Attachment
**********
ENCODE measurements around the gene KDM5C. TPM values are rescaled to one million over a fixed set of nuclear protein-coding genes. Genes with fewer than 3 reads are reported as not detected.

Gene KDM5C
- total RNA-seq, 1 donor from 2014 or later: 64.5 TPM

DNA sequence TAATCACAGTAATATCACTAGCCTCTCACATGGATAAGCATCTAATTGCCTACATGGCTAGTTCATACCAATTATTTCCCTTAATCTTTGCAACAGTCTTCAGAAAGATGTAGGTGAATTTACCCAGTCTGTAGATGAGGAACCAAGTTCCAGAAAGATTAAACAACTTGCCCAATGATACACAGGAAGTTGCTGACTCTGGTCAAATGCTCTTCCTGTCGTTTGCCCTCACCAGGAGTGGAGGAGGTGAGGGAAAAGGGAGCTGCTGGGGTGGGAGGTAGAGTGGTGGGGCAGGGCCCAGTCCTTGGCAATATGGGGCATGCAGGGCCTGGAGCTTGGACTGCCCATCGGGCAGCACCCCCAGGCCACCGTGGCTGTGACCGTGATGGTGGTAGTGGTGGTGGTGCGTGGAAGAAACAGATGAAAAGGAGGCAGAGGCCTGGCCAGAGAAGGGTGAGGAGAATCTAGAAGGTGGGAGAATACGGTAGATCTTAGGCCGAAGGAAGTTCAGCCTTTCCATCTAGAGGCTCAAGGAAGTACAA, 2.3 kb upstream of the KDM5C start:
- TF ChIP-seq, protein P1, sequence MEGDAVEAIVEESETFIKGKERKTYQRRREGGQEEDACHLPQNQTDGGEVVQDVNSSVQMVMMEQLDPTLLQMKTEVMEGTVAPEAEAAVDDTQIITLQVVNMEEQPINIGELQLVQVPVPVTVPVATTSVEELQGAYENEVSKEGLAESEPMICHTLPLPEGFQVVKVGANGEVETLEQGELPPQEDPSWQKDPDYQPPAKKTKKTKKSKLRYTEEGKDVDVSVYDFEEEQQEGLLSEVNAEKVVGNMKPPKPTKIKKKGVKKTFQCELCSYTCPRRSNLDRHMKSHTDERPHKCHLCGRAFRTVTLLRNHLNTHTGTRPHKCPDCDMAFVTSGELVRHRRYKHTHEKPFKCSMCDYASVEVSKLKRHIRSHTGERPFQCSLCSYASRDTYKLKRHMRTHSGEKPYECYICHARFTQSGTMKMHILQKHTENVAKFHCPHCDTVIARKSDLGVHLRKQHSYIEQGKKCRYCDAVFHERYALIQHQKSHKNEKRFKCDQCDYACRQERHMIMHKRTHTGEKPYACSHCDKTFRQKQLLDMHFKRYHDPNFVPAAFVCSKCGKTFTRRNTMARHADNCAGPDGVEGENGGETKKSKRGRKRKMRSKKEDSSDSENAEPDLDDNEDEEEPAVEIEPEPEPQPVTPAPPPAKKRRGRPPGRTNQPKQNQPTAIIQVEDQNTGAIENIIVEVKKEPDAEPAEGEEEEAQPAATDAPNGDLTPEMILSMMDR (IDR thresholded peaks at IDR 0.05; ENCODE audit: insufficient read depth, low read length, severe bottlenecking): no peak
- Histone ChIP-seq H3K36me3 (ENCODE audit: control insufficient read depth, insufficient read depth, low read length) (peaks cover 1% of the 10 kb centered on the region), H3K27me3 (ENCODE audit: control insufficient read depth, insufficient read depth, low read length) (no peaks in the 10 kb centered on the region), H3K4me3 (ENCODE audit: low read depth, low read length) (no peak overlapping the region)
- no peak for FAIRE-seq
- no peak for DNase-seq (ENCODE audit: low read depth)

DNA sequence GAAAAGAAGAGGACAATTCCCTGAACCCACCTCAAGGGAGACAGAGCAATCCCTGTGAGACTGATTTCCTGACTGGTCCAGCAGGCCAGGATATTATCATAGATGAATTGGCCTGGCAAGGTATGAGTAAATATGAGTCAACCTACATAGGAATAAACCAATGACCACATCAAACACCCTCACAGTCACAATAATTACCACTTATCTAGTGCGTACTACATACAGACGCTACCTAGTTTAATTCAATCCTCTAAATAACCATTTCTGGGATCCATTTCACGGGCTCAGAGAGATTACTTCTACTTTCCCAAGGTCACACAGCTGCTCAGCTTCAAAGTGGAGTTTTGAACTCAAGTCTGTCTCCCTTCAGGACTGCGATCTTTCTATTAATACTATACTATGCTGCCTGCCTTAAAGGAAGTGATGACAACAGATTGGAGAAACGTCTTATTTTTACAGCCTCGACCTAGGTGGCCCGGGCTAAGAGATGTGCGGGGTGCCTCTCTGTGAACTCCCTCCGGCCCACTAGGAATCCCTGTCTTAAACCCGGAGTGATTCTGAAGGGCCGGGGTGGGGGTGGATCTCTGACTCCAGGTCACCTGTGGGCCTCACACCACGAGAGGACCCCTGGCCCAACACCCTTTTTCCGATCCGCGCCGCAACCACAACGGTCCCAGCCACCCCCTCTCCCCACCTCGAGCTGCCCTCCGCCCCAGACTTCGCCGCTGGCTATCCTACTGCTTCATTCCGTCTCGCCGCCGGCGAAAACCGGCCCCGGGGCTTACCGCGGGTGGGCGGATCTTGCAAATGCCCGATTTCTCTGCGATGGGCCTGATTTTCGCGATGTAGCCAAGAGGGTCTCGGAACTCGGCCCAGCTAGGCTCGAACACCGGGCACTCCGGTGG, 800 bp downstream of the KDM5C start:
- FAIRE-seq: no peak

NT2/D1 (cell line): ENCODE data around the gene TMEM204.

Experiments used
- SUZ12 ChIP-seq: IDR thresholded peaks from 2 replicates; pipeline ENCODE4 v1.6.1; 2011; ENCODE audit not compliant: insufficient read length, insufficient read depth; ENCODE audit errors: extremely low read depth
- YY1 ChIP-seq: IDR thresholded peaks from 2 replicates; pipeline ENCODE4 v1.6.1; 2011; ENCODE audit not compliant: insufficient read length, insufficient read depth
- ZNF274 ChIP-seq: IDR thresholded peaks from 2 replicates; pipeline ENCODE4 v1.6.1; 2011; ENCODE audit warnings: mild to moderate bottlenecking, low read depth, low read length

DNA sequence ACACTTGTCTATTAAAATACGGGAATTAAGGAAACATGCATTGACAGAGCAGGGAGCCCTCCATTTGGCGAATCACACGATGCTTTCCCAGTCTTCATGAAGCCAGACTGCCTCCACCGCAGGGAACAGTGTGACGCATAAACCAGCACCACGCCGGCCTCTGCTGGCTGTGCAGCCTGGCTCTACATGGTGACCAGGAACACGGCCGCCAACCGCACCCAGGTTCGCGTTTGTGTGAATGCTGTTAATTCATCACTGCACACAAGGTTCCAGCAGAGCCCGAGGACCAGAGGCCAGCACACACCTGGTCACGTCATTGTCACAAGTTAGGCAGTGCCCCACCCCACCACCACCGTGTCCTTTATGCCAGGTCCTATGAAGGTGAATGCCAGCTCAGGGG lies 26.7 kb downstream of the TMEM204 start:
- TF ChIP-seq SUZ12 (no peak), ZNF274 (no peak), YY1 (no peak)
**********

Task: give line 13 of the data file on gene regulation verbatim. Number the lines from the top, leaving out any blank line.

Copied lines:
- SUZ12 ChIP-seq: IDR thresholded peaks from 2 replicates; pipeline ENCODE4 v1.6.1; 2011; ENCODE audit not compliant: insufficient read length, insufficient read depth; ENCODE audit errors: extremely low read depth